I too am few up with Sears. A couple of years ago my furnace died. Being who I am, I got several quotes from different companies. I decided to go with Sears. They employ contractors who, according to Sears, work only for them, to help ensure quality. The 2 guys who did the work did a great job, fixed some other issues created by the previous home owner, and left me their information if I had any problems in the future. Fast forward to this summer. After several strong storms it was apparen that we needed a new roof. From the experience with the furnace, I called Sears. While they were more expensive than others I felt comfortable from before. Well, it's been nothing but a headache since. All I can say is the roof looks great. They left parts of the lunch on the lawn, cigarette butts all over the place, and enough nails to re-do the roof. After supposedly magnetically sweeping the yard, I still found enough nails to fill a sandwich bag. They came out again to clean once more, and laughed and snickered the entire time. After confronting them about it, I was ensured they got it all and we should calm down. With a 2 year old running about, nails in the grass is a big issue. Well, a month later we are still finding nails and they have nothing to say, nor will they come back out to clean again.
I've got a nice Brother laser printer that has a flashing "Drum" light. I figure I've got a few more pages then it's done. It's an old printer, but it's been reliable and I like it. So I price drum units and it turns out that they are more expensive than a new Brother printer of comparable capabilities!
Not sure that even a simple machine is that great. I had a washer for a number of years that quit working. Being an EE, I did some simple tests and found the main (mechanical) timer / control was dead. Great, I thought, that's easy to replace. Except for the fact it cost amost as much as a new washer. Unfortunately, the "simple" replacement unit has a "shake the whole house" feature....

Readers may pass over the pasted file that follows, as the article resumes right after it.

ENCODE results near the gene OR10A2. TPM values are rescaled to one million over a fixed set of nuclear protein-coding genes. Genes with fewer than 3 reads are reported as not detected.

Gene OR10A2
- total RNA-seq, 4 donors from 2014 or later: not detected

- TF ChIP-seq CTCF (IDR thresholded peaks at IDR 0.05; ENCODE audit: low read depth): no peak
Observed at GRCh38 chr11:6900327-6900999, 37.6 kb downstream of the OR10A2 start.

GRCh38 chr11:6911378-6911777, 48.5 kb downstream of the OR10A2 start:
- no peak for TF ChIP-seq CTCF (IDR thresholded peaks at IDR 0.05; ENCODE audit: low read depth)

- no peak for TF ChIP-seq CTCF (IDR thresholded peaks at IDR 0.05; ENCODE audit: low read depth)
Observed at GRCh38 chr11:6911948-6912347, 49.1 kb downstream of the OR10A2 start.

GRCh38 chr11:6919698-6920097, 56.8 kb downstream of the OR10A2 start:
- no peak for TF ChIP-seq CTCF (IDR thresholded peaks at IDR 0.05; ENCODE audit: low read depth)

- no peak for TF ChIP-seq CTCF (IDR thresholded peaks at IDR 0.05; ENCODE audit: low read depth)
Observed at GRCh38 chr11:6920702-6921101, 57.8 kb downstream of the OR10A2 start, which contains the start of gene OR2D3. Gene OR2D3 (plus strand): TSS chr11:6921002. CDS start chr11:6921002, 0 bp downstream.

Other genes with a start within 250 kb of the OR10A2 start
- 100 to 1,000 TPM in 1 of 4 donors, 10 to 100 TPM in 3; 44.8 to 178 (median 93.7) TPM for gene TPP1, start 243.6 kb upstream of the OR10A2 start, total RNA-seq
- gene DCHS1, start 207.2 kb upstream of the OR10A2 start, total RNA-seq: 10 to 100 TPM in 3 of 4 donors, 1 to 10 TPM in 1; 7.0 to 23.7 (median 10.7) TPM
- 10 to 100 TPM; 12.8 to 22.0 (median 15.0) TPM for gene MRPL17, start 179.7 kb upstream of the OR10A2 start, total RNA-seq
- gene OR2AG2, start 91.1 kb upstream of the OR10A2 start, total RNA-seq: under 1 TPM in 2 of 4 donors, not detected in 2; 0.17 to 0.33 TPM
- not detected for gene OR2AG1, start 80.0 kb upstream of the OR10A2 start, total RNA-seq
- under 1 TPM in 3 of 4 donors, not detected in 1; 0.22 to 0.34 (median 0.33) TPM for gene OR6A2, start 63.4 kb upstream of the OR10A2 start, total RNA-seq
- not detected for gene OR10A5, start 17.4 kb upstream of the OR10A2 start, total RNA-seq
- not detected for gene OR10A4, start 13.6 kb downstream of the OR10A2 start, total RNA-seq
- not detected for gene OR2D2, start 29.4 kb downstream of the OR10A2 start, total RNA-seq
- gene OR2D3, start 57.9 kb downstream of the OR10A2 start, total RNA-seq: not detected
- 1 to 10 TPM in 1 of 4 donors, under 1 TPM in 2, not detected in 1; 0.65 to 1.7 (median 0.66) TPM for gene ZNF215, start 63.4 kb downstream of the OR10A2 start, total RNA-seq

Greg, you'e right about the disregard companies seem to have for their own brand names lately. It could be that the pride in design and manufacturing excellence has diminished with outsourcing. The slipping sense of quality with brands like Sears and Maytag is surprising given the cost to build a name.
It is interesting how brand names don't step up to repair their mistakes before considerable damage is done to their name. They spend fortunes on advertising but refuse to spend literally a few more bucks to make their product reliable.
Speaking of disposable products - I remember someone telling me that they would buy a new printer every time their inkjet cartridge was empty. It cost less to do that than buy a new cartridge...
My folks had a sears washer and dryer that lasted about 20 years and it did need minor repairs along the way. The gear box went out and they purchased an HE maytag which was a huge disappointment. It needed a repair every year or two at best. Flustrated with that set, they bought LG brand with insurance. No problems yet. But I thought they were crazy buying insurance for a washer and dryer. I have a 4 year old mid-grade washer and dryer that works like a champ with no buttons and LCDs and plastic tubs to replace. Noticed the newer high end units are more plastic than anything and parts are assemblies. Super expensive.